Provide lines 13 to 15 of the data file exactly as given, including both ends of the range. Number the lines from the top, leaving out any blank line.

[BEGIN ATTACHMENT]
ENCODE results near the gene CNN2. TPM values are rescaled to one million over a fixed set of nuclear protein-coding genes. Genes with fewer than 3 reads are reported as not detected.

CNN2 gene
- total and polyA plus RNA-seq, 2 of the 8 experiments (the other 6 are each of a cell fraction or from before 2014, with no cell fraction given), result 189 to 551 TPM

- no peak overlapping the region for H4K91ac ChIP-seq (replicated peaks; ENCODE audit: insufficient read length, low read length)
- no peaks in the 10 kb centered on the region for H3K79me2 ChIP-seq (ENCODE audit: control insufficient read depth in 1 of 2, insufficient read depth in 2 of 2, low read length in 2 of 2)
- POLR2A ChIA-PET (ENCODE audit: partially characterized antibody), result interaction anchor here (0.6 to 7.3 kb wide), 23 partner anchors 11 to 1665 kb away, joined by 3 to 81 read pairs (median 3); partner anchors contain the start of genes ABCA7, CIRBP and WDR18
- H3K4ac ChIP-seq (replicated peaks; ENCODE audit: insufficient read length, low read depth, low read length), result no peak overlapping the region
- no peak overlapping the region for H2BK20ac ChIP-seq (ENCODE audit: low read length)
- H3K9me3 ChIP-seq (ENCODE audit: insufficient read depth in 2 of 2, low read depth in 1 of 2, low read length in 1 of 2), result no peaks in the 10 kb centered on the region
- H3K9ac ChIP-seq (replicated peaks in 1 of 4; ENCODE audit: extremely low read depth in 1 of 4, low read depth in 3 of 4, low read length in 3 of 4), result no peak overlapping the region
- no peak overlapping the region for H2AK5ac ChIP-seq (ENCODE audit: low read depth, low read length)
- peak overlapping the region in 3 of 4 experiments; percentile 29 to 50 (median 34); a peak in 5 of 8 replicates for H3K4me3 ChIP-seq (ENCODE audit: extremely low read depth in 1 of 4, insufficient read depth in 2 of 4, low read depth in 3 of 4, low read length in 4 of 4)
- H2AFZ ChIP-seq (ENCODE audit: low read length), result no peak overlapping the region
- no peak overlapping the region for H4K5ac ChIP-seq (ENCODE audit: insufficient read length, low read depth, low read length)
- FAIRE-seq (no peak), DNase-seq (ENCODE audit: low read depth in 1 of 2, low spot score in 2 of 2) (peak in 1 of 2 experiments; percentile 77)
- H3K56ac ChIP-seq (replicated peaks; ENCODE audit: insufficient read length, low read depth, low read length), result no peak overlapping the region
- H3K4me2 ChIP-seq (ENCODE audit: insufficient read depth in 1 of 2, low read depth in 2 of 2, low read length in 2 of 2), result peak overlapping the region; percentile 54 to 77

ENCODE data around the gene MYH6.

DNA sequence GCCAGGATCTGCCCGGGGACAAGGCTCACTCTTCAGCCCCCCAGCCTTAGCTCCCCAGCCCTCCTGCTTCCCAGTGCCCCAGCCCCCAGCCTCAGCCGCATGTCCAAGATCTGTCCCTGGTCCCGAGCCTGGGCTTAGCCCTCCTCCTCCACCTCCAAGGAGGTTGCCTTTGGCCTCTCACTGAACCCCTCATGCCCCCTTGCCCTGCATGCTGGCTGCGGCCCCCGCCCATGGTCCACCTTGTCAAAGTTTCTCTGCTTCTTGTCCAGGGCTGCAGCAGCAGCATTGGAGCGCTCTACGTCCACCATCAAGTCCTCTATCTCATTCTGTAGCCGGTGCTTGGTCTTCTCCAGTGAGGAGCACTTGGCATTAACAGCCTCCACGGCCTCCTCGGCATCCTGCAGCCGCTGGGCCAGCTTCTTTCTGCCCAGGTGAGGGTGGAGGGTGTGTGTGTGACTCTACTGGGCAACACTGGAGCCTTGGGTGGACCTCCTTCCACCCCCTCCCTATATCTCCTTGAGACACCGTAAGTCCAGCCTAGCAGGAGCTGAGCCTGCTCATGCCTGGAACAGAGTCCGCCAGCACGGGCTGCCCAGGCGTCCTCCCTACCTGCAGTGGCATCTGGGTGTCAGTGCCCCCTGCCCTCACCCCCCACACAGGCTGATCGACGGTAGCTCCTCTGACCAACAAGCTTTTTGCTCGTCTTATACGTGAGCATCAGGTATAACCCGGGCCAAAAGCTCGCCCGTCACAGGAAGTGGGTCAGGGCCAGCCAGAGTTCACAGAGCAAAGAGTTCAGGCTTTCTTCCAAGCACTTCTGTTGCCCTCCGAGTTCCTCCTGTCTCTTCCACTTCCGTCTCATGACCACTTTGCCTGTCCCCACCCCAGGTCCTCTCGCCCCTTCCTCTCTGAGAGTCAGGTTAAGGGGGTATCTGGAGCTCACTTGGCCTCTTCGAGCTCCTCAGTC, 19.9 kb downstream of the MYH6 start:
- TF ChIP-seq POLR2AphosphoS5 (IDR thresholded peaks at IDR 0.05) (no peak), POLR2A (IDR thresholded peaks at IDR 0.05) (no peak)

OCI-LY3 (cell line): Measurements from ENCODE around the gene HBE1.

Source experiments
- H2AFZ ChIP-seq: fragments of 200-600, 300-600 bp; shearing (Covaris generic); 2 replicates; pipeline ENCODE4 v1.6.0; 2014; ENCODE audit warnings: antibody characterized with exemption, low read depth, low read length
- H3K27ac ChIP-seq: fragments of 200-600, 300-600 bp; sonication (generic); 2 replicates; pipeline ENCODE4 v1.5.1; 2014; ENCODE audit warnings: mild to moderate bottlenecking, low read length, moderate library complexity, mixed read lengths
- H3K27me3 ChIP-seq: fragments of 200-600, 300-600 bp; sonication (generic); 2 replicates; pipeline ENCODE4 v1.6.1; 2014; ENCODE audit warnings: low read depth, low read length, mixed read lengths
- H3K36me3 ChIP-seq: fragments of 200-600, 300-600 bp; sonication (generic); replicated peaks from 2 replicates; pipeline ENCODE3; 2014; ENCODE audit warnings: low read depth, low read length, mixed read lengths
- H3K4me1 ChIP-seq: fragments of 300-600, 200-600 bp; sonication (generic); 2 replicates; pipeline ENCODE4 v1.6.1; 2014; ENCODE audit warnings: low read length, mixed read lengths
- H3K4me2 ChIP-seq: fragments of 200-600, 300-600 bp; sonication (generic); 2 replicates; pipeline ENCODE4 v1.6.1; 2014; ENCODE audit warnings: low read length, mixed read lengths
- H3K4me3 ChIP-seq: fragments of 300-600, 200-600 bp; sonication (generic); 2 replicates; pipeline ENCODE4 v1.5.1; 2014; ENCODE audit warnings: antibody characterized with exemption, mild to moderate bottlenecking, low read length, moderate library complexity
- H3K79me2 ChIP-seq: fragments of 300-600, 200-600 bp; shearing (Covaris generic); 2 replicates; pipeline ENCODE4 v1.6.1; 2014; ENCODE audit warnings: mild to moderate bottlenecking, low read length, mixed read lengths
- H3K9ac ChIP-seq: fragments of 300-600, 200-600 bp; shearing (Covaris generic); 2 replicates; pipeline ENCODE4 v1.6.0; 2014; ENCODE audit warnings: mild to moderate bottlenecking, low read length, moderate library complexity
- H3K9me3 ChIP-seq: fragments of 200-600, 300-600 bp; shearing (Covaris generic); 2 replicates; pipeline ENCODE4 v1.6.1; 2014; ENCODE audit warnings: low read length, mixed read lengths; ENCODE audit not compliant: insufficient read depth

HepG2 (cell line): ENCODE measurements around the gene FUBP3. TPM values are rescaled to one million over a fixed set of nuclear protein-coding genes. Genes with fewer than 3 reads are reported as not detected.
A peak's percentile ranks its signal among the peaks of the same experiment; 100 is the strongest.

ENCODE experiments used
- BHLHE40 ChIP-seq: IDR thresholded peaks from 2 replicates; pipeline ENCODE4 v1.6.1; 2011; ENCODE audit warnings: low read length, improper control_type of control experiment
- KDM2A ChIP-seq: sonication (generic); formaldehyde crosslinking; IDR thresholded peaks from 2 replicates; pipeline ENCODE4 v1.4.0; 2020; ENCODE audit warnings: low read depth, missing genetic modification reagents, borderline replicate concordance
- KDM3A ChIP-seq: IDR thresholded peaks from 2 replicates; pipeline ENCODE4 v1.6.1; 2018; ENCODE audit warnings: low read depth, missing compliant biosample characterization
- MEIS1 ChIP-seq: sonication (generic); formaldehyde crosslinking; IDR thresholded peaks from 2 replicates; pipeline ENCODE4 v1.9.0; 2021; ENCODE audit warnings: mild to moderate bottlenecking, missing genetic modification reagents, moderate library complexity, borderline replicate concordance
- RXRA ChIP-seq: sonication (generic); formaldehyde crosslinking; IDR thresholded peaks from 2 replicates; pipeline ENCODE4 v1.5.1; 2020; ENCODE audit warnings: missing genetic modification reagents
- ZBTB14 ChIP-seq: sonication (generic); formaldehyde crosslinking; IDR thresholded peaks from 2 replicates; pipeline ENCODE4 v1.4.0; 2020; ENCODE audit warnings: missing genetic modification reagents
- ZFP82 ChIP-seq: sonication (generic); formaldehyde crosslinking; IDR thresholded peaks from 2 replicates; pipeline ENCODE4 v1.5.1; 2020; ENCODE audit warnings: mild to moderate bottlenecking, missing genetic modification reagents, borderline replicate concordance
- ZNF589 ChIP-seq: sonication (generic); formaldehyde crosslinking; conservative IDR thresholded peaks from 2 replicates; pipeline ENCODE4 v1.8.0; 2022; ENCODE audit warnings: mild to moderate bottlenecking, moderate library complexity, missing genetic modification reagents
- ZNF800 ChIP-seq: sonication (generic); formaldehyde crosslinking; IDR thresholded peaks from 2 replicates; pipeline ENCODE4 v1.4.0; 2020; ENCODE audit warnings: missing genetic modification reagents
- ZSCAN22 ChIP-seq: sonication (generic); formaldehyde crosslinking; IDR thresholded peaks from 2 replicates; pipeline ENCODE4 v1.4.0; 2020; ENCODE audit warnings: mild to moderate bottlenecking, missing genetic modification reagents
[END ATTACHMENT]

- H2AFZ ChIP-seq (ENCODE audit: low read length), result no peak overlapping the region
- no peak overlapping the region for H4K5ac ChIP-seq (ENCODE audit: insufficient read length, low read depth, low read length)
- FAIRE-seq (no peak), DNase-seq (ENCODE audit: low read depth in 1 of 2, low spot score in 2 of 2) (peak in 1 of 2 experiments; percentile 77)